Fashion's Inside Joke

The best way to fit in is to pretend you don't care.

BY Joy Ling | Feb 22, 2018 | Fashion

Remember 2016? The year Vetements first surfaced on the fashion radar. Yes, fashion snobs, we are well aware the label made its debut two years prior to that, but you can’t deny 2016 was when it broke the fashion world. A quick search on google would show numerous articles on the mixed reactions. To save you some time, some keywords include “Breath of fresh air”, “Inspired by Margiela”, and “Just plain ugly”. You get it. You are familiar with the irregular cuts, slogans that made no sense but appealed anyway, and trademark oversized hoodies (which the brand has announced to be moving away from. Who knows anymore? Is water even wet?).

How did an underground label swallow a lion’s share of the mainstream market, and go on to earn the acceptance of the luxury fashion world? Fundamentally, there was a revived logo mania. An after-effect of being born into an era of popular culture, our taste betrayed our outward detest for mass consumption, only to reveal a subconscious love for it. Fashion gave an approving nod to appropriate a mass culture logo across the chest in lieu of some high-end Maison. And it was relatable. “People are so international today, they come from so many backgrounds, and all these cultures create one big global culture,” Designer Demna Gvaslia points out. My only question is, did wearers even know why Gvaslia chose DHL to begin with?

That’s not what’s important here, clearly. Fashion has always been about embodying cool, and there’s nothing more irreverent than having full knowledge of the season’s luxury must-haves, being equipped with the same buying power, but choosing to spend it on an otherwise ignored brand instead. The winning formula was normcore, but subverted in the right amount to create an avant-garde look that distinguished you from the crowd. The game was taken a step further with a shift towards irony. You see what was previously a symbol of wealth reduced to visual gags via a parody of a dead designer’s last name.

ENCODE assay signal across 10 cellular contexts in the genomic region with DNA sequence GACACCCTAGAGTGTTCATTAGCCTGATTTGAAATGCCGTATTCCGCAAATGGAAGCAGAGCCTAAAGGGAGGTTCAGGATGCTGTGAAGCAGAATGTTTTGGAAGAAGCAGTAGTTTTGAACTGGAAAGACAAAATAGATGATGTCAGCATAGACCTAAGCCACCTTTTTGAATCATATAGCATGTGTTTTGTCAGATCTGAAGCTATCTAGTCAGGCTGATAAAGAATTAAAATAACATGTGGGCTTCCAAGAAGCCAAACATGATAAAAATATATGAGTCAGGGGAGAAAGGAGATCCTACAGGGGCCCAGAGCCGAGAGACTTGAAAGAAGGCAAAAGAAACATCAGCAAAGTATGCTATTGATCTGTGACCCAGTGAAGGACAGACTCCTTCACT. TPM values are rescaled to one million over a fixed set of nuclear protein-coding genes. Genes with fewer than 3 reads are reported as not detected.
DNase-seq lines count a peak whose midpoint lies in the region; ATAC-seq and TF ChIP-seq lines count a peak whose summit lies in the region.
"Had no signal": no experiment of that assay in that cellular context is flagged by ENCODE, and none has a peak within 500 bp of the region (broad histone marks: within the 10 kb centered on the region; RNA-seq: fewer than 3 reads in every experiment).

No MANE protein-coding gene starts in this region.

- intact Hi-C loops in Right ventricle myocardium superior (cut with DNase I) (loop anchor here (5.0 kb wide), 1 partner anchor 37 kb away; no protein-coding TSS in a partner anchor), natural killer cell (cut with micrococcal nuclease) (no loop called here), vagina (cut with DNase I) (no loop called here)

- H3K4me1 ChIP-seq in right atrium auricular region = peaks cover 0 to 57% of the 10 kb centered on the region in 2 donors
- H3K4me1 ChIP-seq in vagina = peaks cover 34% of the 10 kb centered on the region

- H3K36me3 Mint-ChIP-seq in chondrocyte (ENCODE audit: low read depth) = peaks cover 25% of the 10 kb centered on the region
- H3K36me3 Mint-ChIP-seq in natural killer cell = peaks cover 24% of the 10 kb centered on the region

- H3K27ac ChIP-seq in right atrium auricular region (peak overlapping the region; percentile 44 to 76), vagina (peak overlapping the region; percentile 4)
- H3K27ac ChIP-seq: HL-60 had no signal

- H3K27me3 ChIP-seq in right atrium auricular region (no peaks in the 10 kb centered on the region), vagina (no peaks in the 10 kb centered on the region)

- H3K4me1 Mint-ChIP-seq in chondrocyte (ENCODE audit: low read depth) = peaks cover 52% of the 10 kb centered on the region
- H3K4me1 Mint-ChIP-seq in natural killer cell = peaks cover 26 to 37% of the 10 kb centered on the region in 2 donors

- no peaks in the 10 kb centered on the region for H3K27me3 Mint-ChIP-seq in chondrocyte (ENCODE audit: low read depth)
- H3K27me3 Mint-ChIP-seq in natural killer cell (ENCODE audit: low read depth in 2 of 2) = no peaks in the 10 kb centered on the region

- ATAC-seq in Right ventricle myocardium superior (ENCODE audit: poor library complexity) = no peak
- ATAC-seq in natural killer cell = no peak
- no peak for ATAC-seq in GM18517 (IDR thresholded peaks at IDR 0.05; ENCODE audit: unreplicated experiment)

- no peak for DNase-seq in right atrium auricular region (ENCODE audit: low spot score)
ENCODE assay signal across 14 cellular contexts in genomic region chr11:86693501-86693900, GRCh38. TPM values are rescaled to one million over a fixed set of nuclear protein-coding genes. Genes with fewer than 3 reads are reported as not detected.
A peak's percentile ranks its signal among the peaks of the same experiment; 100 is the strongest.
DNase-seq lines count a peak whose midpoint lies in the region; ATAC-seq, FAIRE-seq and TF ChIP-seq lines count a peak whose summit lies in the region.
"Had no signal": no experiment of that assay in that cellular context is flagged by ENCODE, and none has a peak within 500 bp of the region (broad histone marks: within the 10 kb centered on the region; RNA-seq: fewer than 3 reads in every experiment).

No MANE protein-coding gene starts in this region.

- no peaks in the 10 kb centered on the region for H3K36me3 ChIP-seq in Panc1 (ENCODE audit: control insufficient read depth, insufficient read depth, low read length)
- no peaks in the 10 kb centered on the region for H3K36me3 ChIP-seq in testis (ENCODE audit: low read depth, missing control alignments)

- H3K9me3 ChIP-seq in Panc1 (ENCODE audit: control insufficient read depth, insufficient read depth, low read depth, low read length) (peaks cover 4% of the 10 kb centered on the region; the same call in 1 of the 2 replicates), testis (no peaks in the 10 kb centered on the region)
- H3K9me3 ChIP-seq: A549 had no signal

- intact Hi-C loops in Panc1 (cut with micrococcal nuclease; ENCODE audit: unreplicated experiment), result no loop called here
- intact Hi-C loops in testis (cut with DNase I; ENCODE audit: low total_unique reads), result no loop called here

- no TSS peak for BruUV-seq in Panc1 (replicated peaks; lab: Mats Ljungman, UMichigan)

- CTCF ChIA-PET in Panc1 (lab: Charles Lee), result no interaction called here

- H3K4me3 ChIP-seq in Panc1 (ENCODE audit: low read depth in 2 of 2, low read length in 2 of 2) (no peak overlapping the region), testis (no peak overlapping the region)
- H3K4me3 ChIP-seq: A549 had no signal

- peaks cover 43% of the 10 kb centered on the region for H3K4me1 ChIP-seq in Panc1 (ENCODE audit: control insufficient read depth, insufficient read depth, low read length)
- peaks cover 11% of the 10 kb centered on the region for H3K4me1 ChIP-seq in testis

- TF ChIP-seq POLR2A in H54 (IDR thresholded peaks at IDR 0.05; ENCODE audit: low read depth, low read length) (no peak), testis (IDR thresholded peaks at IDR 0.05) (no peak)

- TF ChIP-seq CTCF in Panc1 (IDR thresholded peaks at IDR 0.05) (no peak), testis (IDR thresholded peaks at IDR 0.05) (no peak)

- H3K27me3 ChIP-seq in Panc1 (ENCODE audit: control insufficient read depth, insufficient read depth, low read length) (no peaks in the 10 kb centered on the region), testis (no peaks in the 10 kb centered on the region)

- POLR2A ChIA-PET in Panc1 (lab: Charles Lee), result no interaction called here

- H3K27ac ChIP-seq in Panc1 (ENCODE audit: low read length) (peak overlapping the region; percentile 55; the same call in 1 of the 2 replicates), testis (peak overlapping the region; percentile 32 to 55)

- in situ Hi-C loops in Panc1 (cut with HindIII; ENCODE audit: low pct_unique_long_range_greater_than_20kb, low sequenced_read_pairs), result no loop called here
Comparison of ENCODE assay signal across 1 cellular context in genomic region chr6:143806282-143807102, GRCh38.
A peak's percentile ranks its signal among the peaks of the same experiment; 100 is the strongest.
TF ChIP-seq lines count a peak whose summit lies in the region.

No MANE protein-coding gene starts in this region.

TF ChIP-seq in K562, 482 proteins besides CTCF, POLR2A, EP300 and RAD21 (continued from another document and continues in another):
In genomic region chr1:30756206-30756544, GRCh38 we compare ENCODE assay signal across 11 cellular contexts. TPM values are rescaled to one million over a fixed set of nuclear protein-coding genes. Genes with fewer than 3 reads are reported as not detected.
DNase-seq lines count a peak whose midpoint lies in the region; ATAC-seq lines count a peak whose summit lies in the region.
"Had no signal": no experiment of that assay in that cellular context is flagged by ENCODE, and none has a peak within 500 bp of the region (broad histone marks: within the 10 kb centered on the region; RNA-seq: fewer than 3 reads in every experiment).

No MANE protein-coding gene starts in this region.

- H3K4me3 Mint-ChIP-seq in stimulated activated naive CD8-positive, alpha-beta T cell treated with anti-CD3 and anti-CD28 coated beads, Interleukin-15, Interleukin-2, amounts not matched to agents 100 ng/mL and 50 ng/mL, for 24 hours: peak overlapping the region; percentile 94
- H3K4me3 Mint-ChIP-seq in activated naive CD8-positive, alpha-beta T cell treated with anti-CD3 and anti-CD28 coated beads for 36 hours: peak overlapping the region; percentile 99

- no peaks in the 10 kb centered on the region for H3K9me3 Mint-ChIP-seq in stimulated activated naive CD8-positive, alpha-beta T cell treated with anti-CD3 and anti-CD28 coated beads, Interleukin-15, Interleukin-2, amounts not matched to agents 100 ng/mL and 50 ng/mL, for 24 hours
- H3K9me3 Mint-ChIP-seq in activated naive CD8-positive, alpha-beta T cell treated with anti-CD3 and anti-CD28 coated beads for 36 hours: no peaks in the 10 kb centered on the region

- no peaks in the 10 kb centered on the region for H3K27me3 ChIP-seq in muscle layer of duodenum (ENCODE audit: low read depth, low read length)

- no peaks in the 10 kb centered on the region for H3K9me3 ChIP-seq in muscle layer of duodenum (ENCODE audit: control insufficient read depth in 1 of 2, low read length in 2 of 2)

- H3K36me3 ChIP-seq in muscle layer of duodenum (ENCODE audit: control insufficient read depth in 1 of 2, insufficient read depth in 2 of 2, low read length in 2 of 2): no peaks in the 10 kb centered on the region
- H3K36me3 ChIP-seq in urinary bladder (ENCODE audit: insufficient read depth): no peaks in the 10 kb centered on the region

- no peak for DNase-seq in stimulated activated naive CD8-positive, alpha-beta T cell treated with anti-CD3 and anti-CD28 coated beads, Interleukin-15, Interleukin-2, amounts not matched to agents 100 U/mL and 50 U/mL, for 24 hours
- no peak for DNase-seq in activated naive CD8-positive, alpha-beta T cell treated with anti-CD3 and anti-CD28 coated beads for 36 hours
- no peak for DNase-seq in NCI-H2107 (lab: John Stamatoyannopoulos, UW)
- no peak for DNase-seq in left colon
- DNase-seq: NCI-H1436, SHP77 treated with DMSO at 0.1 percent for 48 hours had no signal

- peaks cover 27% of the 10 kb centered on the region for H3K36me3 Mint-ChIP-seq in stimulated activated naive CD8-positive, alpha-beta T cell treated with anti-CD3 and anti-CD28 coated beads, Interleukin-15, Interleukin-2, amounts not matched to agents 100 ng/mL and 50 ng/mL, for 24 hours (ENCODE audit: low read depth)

Prosaic at first glance, until you spot the pun. There used to be great disdain for wearing fakes, but it’s now glorified in the name of anti-fashion. Donning that Boolenciaga merchandise means you are so effortlessly blasé, so you wear your intentional indifference like a badge. It ushered in an avalanche of other references that teetered the fine line between homage and bootleg i.e. the Gucci Dapper Dan episode just last December. It’s getting hard to judge. Is that ugly t-shirt satire on the last season’s design? Are we thinking too much into this? We live in a world of democratic fashion. It’s all a fair game, and the way to win is to just not care.